‘They learn that they are not as others are,
Till some go mad, and some sink prone to earth,
And some push stumbling on without a star.’ ~ P. C. Wren
There’s a madness that afflicts the Legionaire, whilst stuck patrolling the unbearably hot Saraha; day in and day out, the same, monotonous duties, in the same hellish environment, with the same uninspired provisions, they are apt to get “cafard”. French for “cockroach” this form of insanity worms into a man’s mind, lays eggs, and results in madness (a metaphorical cockroach, with strikingly real consequences).
I’ve seen something very similar in my own military service. While out to sea men get the same sort of madness. Confronted with high stress and monotonous scenery (months at a time of nothing but endless ocean), they’re prone to snap. Some attempt suicide.
The early morning hours on an air-craft carrier are much like morning hours anywhere – all is mostly quiet, the jet engines are are finally at peace, and everyone is milling about on personal errands of hygiene, scrounging for food, or preparing for the duties of the day. Many wake up early for exercise; they either jog around the open spaces of the giant hanger bay (if such can be found), or they make their way forward to one of the ship’s gymnasiums (which are no larger than the average man’s living room – imagine them crammed with weights and a multitude of would-be fitness gurus).
A friend and I were on our way to the gym one morning, ducking under jets, and hopping over large piles of chains and equipment, all of which routinely crowd the hanger, when a forlorn looking kid, walking the opposite direction, accidentally slammed into me. All of our nerves were on end due to the stress and monotony, so random bumps of this sort could end in violence if cooler heads didn’t prevail – we parted with little more than a few shouts. But for some reason, I turned back to see where this kid was going, just in time to see him take a running leap out of the hanger bay doors and into the ocean below.
We all ran to the bay doors; some crusty first-class was yelling “man over board!” With those magic words ringing in the air, it didn’t take long to reach the ship’s captain who, before my friend and I were able to high-tail it back to our barracks, was already on the horn, sounding the alarm to the entire crew.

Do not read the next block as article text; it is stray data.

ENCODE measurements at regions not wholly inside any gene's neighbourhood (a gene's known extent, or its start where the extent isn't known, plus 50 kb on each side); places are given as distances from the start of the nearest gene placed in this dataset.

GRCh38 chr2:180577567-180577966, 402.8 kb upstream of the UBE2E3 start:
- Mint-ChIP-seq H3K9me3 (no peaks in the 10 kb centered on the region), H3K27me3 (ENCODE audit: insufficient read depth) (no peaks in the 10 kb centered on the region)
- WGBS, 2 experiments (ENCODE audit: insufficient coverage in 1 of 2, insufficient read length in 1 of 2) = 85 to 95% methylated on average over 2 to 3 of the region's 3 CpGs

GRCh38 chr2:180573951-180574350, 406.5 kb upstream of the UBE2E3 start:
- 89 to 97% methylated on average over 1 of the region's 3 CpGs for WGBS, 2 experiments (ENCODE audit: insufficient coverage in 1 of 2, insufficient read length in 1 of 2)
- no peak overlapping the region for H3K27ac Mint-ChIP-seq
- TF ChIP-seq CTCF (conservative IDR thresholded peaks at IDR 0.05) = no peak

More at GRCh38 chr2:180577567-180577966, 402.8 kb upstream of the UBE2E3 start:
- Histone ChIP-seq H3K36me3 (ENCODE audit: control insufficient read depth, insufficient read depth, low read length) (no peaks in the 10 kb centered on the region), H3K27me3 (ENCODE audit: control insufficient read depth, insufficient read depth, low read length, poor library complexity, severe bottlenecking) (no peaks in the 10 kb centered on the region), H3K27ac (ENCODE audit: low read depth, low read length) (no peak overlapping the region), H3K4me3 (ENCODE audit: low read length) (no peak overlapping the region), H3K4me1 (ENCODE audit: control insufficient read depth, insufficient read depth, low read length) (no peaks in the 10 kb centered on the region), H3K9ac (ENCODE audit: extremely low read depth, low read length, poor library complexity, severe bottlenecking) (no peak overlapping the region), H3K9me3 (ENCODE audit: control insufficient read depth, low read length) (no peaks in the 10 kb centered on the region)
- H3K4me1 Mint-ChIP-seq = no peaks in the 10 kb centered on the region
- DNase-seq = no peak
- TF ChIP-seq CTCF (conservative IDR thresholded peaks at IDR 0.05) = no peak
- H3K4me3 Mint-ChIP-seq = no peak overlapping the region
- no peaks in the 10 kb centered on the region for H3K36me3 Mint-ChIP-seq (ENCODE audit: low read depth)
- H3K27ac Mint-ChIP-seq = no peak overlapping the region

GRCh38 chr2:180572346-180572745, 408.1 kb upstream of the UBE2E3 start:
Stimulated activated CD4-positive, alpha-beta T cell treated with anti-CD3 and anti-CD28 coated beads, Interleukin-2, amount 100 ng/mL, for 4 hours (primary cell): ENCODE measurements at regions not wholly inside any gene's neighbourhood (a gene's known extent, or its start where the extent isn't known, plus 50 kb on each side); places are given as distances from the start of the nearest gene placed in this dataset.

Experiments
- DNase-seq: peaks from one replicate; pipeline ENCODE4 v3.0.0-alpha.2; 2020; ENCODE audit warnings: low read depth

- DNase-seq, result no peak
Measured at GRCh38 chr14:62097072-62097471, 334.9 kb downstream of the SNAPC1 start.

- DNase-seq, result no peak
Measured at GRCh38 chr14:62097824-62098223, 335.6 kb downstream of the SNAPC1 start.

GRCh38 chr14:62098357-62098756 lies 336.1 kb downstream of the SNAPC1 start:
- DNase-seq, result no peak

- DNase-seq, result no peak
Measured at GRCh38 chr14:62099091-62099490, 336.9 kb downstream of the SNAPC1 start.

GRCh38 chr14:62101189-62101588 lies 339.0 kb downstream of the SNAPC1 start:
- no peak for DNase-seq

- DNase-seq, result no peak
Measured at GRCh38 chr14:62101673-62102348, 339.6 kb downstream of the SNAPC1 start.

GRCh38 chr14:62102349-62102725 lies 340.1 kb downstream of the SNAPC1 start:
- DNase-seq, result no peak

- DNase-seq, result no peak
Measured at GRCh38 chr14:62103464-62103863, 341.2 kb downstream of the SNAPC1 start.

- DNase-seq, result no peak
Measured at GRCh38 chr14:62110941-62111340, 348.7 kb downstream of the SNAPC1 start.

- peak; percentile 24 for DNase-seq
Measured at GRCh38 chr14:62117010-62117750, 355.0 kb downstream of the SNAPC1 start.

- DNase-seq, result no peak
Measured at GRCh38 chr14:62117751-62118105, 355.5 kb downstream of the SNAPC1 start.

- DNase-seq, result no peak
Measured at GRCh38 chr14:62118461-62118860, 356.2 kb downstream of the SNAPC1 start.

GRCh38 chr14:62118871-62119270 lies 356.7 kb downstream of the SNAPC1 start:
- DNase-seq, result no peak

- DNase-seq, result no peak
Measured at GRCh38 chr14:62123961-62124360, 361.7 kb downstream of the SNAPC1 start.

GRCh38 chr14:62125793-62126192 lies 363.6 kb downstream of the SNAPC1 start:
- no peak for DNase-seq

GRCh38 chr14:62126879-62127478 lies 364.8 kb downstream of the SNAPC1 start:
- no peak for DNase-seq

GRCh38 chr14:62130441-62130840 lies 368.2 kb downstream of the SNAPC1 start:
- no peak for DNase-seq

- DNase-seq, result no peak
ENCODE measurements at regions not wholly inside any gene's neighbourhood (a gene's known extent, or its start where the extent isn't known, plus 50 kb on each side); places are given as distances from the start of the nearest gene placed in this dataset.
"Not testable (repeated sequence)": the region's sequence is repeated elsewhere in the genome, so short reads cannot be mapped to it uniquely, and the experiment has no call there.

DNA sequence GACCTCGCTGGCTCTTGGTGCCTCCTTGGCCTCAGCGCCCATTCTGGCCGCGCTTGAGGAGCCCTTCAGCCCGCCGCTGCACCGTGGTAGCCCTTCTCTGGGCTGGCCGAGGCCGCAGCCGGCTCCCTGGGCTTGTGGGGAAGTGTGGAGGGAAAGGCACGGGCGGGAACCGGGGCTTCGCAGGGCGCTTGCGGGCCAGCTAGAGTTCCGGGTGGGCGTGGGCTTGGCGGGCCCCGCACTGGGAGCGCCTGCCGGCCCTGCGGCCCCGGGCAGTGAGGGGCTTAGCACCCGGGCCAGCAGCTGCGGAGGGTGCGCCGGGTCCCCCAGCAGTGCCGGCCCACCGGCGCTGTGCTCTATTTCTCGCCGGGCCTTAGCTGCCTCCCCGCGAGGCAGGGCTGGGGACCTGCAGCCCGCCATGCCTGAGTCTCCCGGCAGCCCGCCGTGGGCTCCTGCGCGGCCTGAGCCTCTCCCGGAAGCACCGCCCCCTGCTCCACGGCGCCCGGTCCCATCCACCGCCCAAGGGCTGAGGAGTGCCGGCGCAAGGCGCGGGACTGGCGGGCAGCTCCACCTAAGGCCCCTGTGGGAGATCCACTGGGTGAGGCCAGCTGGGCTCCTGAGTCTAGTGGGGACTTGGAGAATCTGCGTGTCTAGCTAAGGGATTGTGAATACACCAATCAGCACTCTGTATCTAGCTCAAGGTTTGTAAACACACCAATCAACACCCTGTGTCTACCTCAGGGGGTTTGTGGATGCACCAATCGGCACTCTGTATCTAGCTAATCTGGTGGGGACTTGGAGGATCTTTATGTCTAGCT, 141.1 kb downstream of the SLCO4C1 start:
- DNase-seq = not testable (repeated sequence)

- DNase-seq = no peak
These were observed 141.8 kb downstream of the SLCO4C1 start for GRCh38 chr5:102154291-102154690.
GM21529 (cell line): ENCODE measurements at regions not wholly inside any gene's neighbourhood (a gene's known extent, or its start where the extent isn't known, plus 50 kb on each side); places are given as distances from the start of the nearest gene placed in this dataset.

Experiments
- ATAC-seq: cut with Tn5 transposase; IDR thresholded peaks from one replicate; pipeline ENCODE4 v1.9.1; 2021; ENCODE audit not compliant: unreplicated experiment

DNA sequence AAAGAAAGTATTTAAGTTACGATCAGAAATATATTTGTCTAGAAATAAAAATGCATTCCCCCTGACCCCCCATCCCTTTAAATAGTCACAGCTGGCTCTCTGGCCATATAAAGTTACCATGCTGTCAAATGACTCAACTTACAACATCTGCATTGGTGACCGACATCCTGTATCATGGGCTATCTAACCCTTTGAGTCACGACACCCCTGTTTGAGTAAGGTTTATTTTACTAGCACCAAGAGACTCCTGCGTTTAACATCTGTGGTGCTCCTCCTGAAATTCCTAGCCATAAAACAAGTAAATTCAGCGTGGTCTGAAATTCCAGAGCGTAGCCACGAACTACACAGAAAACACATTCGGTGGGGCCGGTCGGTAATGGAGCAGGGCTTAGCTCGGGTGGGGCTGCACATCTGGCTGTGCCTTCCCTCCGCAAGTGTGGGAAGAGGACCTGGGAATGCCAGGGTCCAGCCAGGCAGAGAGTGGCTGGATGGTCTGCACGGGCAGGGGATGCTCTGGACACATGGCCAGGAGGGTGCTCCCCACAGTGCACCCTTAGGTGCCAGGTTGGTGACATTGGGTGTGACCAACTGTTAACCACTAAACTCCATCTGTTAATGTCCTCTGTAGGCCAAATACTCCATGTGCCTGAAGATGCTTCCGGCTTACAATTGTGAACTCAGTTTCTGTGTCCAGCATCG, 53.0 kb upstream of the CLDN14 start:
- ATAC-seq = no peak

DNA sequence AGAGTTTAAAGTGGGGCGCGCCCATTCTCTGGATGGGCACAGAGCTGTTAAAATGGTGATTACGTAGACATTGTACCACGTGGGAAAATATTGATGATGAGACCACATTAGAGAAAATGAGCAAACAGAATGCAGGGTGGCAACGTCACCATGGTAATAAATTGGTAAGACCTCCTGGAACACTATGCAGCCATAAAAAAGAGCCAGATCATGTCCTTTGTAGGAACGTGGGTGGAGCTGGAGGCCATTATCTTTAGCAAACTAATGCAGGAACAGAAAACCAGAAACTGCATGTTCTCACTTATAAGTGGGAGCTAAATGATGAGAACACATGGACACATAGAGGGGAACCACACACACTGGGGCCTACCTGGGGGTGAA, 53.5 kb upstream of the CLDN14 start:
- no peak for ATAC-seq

Man overboard drills are serious as they affect all of us. Every man, regardless of rank or duty (and even those asleep), must be accounted for as fast as possible – which requires a light-speed muster. Thousands of people moving around the ship, all at once, heading for their respective shops and duty-stations, requires some level of coordination; without good training, it could be a logistical nightmare.
We were very well trained, however, so within ten minutes, the Captain knew the name of the kid who had jumped, had halted the entire ship, and had rescue boats deployed. He was safely recovered and sent to the brig. The entire operation didn’t last more than twenty minutes.
After the event, he spent the rest of the deployment in the brig (I never did learn his name). At any given time there might be five or six people in lock up. We’d see them every day, marched to the front of the chow lines by the ship police, who were yelling “make way, make way” the entire time, ensuring everyone would see these humiliated men; see and mock them. Such was the end of any who weren’t successful in their suicide attempt.
Something similar to the “cafard” affects the racially self-conscious white man today. Our lot in life is very similar to the lot of a hero in a post-apocalyptic novel.
Day in and day out, we face the same, monotonous drone of anti-white sentiment and hatred, directed at us and everything we believe in. We look around and see the crumbling remains of old-Europe; the little that isn’t crumbling is being systematically taken apart by the scavenger animals who infest these once God-fearing lands.
The post-European European is very much a lone. Even surrounded by the millions of “white grazers” we’re still alone (the white-grazers might be compared to the zombies in many recent Hollywood post-apocalyptic tales). If we get too close to them, they’ll eat us alive – they’ve been taught to feast on the flesh of live Europeans to sustain their own, miserable existences.
And in this terrible monotony, cafard is ever close to the survivors. A debilitating depression, insatiable anger, and incurable frustration, might easily lead to suicide attempts by some, or madness in others.
When John Geste was accused of stealing the “Blue Water” sapphire, he snuck away from home to join the French Foreign Legion (snuck away to save his beloved family the dishonor of being publicly humiliated by way of police investigations). On his first day of enlistment, he met a sergeant who told him about cafard, and how to avoid it:
‘And what can one do to escape le cafard?’ I asked. ‘Nothing,’ was the discouraging reply. ‘Mental occupation is good, and promotion is better. But in the desert, while the Arab finds two things, the European finds three. They are there, and, therefore, there they are…’
I tried to look intelligent and enquiring.
‘The Arab inevitably finds sun and sand – too much of both. The European inevitably finds sun, sand, and madness – too much of all three,’
If we allow ourselves to remain in the post-apocalyptic, European desert, we’ll surely go insane.
The only cure is for us to leave the desert; to find the proverbial library, covered in dust, with vines and weeds sprouting from the unkept books; to flip through them and re-discover who we are. Then we need to find others, and re-build. Europe is just as present in a simple hearth-fire as in the grandest cathedral.